A modern design lovers tour of Sweden

Swedish design is known for its clean functionality, modern style and nature-inspired craftsmanship.

Heavily influenced by the functionalism movement born out of Berlin, the Swedes added their own signature stamp of light appreciation, nature and a long heritage of crafts to create an aesthetic they call “lagom” - meaning “just right”. 

Here’s our guide to immersing yourself in Swedish modern design:

Understanding the concept of Folkhemmet

Folkhemmet - home for the people - is core to the Swedish aesthetic and contemporary visual culture. First recognised almost a century ago, when the Social Democratic Party rose to power, the underlying ideology is that good design should be accessible for everybody, no matter of their status.

Equality, functionality and everyday living were important.

This really underpins the minimalistic style and design language that we know of Sweden (and Scandinavia) today with the modern benefit of technology being added into the mix to make the product cycle more sustainable.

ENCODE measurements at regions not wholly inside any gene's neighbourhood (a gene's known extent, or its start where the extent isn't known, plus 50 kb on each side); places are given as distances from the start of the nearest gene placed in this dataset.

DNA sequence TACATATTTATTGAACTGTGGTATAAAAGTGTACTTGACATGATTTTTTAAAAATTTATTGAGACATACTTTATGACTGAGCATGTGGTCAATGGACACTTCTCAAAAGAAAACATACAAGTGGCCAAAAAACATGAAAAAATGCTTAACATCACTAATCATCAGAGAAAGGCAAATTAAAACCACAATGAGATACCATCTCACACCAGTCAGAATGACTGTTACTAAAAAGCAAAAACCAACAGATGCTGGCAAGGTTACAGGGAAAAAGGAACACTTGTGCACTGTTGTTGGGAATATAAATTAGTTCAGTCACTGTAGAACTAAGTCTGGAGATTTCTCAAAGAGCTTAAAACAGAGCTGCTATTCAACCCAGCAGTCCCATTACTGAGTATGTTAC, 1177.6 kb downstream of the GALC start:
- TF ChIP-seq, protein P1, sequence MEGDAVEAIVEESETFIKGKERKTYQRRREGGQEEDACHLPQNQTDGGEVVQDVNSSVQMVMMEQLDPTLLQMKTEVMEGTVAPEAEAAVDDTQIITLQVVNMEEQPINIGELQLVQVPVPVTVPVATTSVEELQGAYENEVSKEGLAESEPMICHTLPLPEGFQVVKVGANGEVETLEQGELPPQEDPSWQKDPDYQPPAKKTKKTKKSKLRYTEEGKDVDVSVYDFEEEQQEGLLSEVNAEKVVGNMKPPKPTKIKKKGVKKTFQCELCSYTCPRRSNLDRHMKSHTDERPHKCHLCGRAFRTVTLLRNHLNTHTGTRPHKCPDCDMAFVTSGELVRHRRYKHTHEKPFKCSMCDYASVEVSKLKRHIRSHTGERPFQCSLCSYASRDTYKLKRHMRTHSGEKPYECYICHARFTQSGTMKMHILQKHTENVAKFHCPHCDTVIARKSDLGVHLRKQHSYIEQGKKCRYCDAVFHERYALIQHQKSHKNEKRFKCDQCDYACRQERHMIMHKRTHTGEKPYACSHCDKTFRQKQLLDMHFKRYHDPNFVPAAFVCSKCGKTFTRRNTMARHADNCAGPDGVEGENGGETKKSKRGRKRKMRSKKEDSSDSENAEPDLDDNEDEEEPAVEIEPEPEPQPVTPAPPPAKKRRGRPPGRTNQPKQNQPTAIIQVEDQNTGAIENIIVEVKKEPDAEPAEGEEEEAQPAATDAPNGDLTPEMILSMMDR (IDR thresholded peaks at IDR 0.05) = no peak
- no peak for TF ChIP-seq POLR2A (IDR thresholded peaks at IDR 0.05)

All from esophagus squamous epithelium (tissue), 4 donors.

Malmo - vibrant regeneration

Sweden’s third largest city - originally known for its port as well as its bridge connecting Sweden with Denmark - is now a design destination with a reputation for a vibrant, burgeoning creative scene.

1930s functional, compact living

Only a short walk from Malmö Folkets Park you’ll find a 1930s functionalists apartment that includes an original, renovated 1930s kitchen - a great example of the Swedish ‘standardised’ kitchen. Walls are decorated in the beloved String Pocket Shelves and the ‘Cocoa Eyes’ poster designed by Olle Eksell.


String shelving

"Modern Since 1949" is the strapline; String Shelving is one of the most well-known Swedish design brands. In 1949 Nils Strinning and his wife Kajsa answered a competition callout by the Bonnier Group (a Swedish publishing house) who realised most Swedish homes were devoid of bookshelves and therefore people were not buying books. String, a timeless and versatile modular mid-century storage system was the competition winner.